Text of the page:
static binding The selection by the compiler at compile time of a method to be executed at run-time. In the case of class methods, the compiler chooses the method from the class whose name is used to qualify the method name, or based on the type of reference variable.
substitutability The principle in object-oriented programming whereby, wherever the system expects an object of type X, an object of class Y can always be substituted instead, where class Y is a subclass of X, or where class Y implements an interface of type X
substitution The technique of providing an instance of one class in a situation where an instance of a different class is expected. An object can be used as an actual argument to a method where formal arguments type has been declared as some superclass of the object.
subtype A type whose values or instances are substitutable for another type's values.
super A Java keyword that allows the writing of expressions to access members of a class that are inaccessible using the expression this, due to hiding or overriding.
super() Used within a constructor to invoke the constructor without any arguments in the direct superclass. May also be used with n arguments to invoke a superclass constructor with n formal arguments.
supertype A type that supports substitution of more specific types. Both interface types and superclass types are examples of supertypes.
syntax The syntax of a programming language is the set of rules governing the structure of the language, including its valid symbols, expressions and structures.
syntax error An error that occurs as a result of a failure to observe a syntax rule. Such an error is detected during compilation by a compiler.
testing The process of using test cases to check that code is behaving as the programmer intended, and to help discover bugs.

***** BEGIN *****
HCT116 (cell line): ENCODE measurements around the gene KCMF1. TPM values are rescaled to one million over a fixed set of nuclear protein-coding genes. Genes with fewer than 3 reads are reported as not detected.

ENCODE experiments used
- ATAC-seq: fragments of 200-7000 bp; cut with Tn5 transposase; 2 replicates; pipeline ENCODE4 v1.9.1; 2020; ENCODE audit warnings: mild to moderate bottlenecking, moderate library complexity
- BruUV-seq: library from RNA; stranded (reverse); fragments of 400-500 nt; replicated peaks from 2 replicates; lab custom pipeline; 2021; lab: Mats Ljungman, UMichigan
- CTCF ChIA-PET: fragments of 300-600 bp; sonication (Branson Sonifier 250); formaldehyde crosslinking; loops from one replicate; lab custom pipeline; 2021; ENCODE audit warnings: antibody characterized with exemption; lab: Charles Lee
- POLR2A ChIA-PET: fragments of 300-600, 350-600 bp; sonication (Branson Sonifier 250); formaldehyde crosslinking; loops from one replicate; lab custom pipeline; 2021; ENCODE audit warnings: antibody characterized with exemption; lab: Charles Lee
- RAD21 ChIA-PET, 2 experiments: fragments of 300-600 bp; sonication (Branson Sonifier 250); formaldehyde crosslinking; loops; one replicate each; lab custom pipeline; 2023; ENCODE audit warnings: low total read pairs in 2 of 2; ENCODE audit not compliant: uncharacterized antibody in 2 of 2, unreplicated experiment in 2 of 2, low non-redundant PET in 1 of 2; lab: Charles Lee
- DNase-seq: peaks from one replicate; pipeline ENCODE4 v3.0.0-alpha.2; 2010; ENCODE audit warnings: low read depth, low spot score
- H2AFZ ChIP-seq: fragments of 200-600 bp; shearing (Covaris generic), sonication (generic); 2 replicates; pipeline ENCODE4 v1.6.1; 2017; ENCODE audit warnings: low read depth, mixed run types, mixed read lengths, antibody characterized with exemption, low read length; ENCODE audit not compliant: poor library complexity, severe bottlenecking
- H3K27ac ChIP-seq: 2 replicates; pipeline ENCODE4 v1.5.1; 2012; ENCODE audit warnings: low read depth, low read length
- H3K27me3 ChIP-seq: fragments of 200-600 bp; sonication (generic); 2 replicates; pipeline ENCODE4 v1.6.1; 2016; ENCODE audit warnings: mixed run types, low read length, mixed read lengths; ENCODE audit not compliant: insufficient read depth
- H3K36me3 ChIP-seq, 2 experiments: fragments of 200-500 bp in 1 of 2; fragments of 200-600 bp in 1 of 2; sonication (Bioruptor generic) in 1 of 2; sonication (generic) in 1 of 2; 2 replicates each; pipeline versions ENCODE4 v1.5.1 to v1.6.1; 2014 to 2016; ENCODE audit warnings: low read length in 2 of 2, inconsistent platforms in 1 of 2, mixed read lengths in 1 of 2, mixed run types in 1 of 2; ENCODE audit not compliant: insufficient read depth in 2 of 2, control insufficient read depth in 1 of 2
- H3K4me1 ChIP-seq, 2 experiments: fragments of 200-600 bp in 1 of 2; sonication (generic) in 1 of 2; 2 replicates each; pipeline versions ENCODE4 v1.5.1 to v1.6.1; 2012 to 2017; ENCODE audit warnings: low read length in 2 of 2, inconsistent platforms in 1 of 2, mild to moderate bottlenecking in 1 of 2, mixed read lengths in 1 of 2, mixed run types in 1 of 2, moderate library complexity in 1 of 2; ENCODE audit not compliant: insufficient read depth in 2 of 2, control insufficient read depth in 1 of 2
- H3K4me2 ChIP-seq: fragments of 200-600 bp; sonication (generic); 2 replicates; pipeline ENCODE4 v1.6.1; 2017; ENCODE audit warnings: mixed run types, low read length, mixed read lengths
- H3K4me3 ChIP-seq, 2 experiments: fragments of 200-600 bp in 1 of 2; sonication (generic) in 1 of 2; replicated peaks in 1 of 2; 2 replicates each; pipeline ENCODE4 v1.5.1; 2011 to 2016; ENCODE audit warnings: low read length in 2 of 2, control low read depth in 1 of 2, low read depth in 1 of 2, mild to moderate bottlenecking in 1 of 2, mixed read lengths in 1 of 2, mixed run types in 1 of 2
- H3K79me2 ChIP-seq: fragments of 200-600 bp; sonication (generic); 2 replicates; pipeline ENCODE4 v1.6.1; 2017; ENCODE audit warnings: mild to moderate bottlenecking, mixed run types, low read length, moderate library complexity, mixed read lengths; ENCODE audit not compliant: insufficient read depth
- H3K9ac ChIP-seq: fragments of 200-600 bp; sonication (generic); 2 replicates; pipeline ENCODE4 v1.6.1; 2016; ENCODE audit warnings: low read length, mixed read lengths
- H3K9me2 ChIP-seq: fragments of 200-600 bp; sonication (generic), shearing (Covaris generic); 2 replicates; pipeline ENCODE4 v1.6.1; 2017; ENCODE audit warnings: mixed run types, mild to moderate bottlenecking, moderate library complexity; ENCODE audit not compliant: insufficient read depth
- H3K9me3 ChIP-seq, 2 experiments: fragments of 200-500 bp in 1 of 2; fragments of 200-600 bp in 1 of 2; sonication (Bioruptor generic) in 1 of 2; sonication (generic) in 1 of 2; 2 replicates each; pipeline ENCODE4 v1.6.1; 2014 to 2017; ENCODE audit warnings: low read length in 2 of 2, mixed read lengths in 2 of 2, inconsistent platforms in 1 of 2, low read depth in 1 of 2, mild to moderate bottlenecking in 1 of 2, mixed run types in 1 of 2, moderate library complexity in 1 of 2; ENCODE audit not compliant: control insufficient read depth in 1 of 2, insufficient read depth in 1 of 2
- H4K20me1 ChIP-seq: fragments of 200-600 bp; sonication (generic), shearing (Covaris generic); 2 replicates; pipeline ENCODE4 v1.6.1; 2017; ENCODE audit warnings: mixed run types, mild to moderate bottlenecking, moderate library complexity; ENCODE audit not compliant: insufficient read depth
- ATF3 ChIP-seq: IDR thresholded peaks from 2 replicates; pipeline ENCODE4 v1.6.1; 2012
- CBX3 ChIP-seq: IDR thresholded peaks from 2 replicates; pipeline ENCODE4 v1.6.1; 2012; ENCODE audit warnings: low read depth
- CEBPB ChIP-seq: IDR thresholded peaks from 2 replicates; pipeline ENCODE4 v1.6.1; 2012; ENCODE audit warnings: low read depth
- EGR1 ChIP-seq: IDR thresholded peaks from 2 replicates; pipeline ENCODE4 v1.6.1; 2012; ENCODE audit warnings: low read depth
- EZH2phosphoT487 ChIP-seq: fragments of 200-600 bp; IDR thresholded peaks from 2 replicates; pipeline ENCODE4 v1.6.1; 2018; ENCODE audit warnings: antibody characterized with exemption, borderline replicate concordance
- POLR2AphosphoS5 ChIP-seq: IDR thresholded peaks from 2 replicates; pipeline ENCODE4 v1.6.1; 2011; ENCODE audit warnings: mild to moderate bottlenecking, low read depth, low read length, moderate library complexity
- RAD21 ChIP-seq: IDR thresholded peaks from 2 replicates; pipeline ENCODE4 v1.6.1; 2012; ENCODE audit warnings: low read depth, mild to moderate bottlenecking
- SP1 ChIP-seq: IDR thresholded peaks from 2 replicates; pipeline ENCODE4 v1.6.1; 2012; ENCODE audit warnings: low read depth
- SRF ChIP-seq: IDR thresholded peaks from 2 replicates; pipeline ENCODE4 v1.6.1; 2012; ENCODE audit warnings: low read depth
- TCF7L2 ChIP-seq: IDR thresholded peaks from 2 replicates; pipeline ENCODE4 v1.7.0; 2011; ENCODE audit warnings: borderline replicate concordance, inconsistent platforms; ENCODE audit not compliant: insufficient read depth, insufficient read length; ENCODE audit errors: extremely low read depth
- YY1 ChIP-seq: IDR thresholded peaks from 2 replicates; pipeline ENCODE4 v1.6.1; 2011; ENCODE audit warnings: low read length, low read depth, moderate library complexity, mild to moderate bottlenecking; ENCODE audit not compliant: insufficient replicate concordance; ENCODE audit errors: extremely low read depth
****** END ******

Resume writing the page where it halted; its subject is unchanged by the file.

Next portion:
this() Used within a constructor to invoke the constructor without any arguments in the current class. May also be used with n arguments to invoke a constructor with n formal arguments in the current class.
throw The process of throwing an exception, also referred to as raising or signalling an exception.
throws clause A part of a method header beginning with the keyword throws, followed by a comma-separated list of any exceptions the programmer wants to declare to be thrown. If a checked exception is not handled, it must be declared in a throws clause.
try-catch statement An exception handling statement, a mechanism to catch exceptions. If a possible checked exception is not declared in a throws clause, it must be handled using a try-catch statement.
unchecked exception An exception for which the compiler does not require any explicit exception handling code and that the compiler does not require the programmer to declare as thrown in a method header. These are errors that may not be easily recovered from.
utility class A utility class is one that provides methods (usually static) that perform common functions.
visibility Visibility of an item in a class refers to whether or not parts of a class can access that item directly.
workspace variable Workspace variables behave like local variables, except that their lifetime lasts until you close or reset the workspace, rather than ending when a particular block has finished executing.
Created by: Annelien